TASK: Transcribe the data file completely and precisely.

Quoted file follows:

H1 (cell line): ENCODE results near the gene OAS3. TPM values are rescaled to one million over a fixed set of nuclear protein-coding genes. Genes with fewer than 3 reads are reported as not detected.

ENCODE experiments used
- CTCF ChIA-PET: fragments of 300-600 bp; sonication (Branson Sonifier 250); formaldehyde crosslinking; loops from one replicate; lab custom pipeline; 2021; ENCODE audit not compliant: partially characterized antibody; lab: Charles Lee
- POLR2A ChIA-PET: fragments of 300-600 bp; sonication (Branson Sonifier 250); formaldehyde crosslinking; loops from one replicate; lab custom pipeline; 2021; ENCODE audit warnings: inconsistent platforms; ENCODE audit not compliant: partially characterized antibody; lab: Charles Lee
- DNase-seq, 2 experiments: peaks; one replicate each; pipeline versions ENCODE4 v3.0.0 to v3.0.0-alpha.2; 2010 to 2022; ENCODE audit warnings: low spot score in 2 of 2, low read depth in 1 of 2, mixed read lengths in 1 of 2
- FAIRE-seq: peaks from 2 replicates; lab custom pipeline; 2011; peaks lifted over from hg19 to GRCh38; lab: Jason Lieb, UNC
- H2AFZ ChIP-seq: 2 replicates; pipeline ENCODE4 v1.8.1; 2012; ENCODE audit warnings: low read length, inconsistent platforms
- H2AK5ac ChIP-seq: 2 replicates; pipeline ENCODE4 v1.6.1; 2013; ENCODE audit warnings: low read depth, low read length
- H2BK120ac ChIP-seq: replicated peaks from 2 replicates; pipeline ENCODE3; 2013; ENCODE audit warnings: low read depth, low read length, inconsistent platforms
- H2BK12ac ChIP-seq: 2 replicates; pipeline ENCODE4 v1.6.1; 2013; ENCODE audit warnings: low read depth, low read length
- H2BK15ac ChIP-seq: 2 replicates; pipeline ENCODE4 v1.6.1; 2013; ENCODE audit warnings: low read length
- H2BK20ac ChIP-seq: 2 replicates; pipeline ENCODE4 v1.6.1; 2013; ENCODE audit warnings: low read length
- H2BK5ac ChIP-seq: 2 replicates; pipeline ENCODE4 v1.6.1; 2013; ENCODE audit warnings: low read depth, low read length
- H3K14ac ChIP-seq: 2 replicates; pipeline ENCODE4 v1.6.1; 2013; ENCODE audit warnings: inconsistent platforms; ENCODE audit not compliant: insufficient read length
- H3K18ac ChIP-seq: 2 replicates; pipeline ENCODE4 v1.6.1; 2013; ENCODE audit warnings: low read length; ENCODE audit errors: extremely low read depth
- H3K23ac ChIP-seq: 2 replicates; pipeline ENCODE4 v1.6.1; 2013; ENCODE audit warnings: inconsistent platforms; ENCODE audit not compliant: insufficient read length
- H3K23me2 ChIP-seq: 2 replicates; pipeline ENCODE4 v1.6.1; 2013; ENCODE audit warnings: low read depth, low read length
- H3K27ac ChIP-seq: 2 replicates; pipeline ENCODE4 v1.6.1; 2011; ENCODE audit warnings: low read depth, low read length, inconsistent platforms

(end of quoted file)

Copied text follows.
H1 (cell line): ENCODE results near the gene OAS3. TPM values are rescaled to one million over a fixed set of nuclear protein-coding genes. Genes with fewer than 3 reads are reported as not detected.

ENCODE experiments used
- CTCF ChIA-PET: fragments of 300-600 bp; sonication (Branson Sonifier 250); formaldehyde crosslinking; loops from one replicate; lab custom pipeline; 2021; ENCODE audit not compliant: partially characterized antibody; lab: Charles Lee
- POLR2A ChIA-PET: fragments of 300-600 bp; sonication (Branson Sonifier 250); formaldehyde crosslinking; loops from one replicate; lab custom pipeline; 2021; ENCODE audit warnings: inconsistent platforms; ENCODE audit not compliant: partially characterized antibody; lab: Charles Lee
- DNase-seq, 2 experiments: peaks; one replicate each; pipeline versions ENCODE4 v3.0.0 to v3.0.0-alpha.2; 2010 to 2022; ENCODE audit warnings: low spot score in 2 of 2, low read depth in 1 of 2, mixed read lengths in 1 of 2
- FAIRE-seq: peaks from 2 replicates; lab custom pipeline; 2011; peaks lifted over from hg19 to GRCh38; lab: Jason Lieb, UNC
- H2AFZ ChIP-seq: 2 replicates; pipeline ENCODE4 v1.8.1; 2012; ENCODE audit warnings: low read length, inconsistent platforms
- H2AK5ac ChIP-seq: 2 replicates; pipeline ENCODE4 v1.6.1; 2013; ENCODE audit warnings: low read depth, low read length
- H2BK120ac ChIP-seq: replicated peaks from 2 replicates; pipeline ENCODE3; 2013; ENCODE audit warnings: low read depth, low read length, inconsistent platforms
- H2BK12ac ChIP-seq: 2 replicates; pipeline ENCODE4 v1.6.1; 2013; ENCODE audit warnings: low read depth, low read length
- H2BK15ac ChIP-seq: 2 replicates; pipeline ENCODE4 v1.6.1; 2013; ENCODE audit warnings: low read length
- H2BK20ac ChIP-seq: 2 replicates; pipeline ENCODE4 v1.6.1; 2013; ENCODE audit warnings: low read length
- H2BK5ac ChIP-seq: 2 replicates; pipeline ENCODE4 v1.6.1; 2013; ENCODE audit warnings: low read depth, low read length
- H3K14ac ChIP-seq: 2 replicates; pipeline ENCODE4 v1.6.1; 2013; ENCODE audit warnings: inconsistent platforms; ENCODE audit not compliant: insufficient read length
- H3K18ac ChIP-seq: 2 replicates; pipeline ENCODE4 v1.6.1; 2013; ENCODE audit warnings: low read length; ENCODE audit errors: extremely low read depth
- H3K23ac ChIP-seq: 2 replicates; pipeline ENCODE4 v1.6.1; 2013; ENCODE audit warnings: inconsistent platforms; ENCODE audit not compliant: insufficient read length
- H3K23me2 ChIP-seq: 2 replicates; pipeline ENCODE4 v1.6.1; 2013; ENCODE audit warnings: low read depth, low read length
- H3K27ac ChIP-seq: 2 replicates; pipeline ENCODE4 v1.6.1; 2011; ENCODE audit warnings: low read depth, low read length, inconsistent platforms